There were rumors of a priest old enough
to be her father. She was the Latinist
he needed for his work on medieval texts.
Her family had no reason to suspect
her deference to a learned man.
She wrote she was swayed by his fame
as an Aristotle scholar
after I asked had she ever loved him.
When her clothes strained at the seams,
both may have talked of crossing
the border into Belgium.
I don’t know. No one must know,
they agreed, except their confessor,
and a colleague or two.
Dust on cathedral windows,
gathered in bouquets,
shook out again in wind and rain.
Birds migrated, wedge shaped shadows
on deltas and plateaus.
In the sacristy, among surplices and robes,
he paced, a man clouded over with regret
for the child he might not hold.
And the woman lodged in another country?
My father did not hear her screams
pierce the leaves as I unfurled.
Clouds like bridal veils drifted above the city.
Hidden with the Sisters in an outlying part,
I grew where flowers took root in dry fields.
Soon the priest will be buried near the sea,
but my mother would grow old, recording parchments
and tomes on the history of the church.
After she slides into earth, nothing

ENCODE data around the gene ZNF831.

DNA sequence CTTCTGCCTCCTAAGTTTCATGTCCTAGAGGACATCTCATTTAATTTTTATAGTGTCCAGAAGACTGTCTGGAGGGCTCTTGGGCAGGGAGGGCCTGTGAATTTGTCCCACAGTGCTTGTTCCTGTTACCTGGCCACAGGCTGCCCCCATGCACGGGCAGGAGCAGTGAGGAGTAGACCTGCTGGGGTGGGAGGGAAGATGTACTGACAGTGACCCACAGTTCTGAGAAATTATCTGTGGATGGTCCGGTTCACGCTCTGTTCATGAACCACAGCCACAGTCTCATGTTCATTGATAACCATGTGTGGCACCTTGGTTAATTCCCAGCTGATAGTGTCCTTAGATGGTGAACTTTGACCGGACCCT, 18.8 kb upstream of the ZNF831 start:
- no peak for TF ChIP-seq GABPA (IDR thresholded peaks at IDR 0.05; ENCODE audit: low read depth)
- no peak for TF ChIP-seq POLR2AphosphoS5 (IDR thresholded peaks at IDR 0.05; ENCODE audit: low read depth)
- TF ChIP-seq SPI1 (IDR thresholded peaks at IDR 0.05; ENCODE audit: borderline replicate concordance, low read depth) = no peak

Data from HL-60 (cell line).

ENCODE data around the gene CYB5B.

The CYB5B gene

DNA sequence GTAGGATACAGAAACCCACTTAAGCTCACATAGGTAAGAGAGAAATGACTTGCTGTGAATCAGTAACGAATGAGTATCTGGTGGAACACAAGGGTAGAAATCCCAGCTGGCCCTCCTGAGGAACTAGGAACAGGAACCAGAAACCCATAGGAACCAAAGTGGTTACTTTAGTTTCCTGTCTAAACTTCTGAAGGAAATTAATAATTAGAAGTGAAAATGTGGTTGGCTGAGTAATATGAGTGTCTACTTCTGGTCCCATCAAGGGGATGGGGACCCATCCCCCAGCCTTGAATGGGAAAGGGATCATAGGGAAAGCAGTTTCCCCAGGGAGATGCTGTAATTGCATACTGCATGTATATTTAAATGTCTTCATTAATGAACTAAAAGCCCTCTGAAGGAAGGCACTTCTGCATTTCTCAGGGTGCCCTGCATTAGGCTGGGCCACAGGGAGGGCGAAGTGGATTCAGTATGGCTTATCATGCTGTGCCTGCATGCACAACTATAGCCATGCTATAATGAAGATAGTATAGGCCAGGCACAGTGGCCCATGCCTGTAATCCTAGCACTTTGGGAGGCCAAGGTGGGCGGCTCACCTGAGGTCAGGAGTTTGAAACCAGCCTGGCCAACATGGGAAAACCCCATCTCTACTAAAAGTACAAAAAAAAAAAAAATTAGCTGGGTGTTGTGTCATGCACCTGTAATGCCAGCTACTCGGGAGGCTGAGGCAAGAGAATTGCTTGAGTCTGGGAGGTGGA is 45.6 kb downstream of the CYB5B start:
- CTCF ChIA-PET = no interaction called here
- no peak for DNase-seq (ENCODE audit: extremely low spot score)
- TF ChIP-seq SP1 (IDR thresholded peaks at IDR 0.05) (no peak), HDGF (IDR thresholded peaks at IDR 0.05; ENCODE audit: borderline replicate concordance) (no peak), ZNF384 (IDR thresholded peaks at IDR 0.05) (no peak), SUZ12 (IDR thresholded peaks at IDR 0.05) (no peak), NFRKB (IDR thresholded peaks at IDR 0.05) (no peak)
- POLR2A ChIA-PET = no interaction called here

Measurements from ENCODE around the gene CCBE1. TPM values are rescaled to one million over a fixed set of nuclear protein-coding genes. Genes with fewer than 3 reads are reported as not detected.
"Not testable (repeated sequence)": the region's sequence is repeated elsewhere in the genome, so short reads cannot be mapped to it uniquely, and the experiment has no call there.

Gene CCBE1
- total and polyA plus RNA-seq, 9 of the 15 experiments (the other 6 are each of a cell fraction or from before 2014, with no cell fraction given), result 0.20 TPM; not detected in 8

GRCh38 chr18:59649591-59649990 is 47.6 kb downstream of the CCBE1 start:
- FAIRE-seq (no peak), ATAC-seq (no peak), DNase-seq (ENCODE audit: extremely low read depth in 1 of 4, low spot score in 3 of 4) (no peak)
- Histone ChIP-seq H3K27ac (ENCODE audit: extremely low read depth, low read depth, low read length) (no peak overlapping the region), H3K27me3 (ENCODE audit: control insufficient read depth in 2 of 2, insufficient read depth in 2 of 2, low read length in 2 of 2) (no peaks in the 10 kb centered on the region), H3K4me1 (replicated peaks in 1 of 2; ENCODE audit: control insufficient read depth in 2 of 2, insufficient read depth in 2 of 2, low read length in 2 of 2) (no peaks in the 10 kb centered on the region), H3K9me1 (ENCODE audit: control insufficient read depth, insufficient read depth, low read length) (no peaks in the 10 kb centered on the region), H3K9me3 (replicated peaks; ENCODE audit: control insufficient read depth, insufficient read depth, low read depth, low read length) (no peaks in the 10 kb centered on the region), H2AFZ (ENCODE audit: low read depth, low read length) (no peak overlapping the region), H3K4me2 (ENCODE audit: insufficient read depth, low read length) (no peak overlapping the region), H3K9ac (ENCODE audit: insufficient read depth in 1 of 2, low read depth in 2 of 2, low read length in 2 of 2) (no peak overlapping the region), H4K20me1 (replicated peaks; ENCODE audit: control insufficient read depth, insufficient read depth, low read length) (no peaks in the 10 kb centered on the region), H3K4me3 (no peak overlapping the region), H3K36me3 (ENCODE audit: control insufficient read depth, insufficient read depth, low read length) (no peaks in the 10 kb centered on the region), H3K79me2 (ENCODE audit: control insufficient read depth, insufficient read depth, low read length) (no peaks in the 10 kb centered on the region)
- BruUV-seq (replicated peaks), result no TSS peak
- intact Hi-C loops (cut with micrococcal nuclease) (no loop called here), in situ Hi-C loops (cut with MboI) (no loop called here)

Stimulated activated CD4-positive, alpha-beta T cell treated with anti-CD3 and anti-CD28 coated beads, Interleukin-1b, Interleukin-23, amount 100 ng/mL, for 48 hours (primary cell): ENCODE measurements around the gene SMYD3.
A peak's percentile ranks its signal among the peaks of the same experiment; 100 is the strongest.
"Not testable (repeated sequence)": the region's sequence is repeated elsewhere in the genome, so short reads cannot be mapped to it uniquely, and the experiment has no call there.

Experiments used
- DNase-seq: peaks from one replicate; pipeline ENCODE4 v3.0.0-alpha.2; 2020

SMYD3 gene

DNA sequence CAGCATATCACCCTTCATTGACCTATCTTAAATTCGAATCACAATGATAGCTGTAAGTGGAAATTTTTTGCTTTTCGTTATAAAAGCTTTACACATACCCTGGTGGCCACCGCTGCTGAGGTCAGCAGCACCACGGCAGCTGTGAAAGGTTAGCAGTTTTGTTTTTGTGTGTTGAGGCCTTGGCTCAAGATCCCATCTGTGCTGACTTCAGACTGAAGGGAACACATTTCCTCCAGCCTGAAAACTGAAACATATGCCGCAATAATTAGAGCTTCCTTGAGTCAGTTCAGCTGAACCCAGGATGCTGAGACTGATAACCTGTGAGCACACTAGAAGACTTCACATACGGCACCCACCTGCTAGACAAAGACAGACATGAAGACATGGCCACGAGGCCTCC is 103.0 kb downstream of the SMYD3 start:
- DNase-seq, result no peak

of his name, nor mine, not a scrap
will be found in locked boxes or her vaults.
None will guess a child had slipped out
of those delicate thighs. And I will have my say.
Gender equality may soon be at hand when a woman uses “, Jr.” or “, Sr.” after her last name and no one blinks.
~ @guyatree 150119
In the Name of your creator, in the Form of your best effort, and in your Experience of abiding love, is union.
I am a forest, and a night of dark trees: but he who is not afraid of my darkness, will find banks full of roses under my cypresses.
Friedrich Nietzsche (via
YURI HONING – For Turiya
Alb. “Memory Lane” (2001.)
Yuri Honing – tenor saxophone, soprano saxophone; Maarten Ornstein – clarinet, bass clarinet; Emily Benyon – whistle; Jacob Slagter – horn; Keiko Iwate – violin; Fred Pot – cello; Achim Kaufmann – piano; Frans van der Hoeven – double bass; Joost Lijbaart – drums
…the Buddha made the important point that we need to look at our actions, words, and thoughts before they arise
@guyatree adds: by all means, do look at a thought before it arises, and as it manifests, and after it pops. It’s good to spend time doing nothing.
( Sometimes it seems that all religions, including Buddhism, arise first to keep the mind from directing other people in traffic, and then to get out of the way.)
Original pithy advice, however is via wildmind at http://www.wildmind.org/blogs/quote-of-the-month/the-actions-of-men-are-the-best-interpreters-of-their-thoughts-john-locke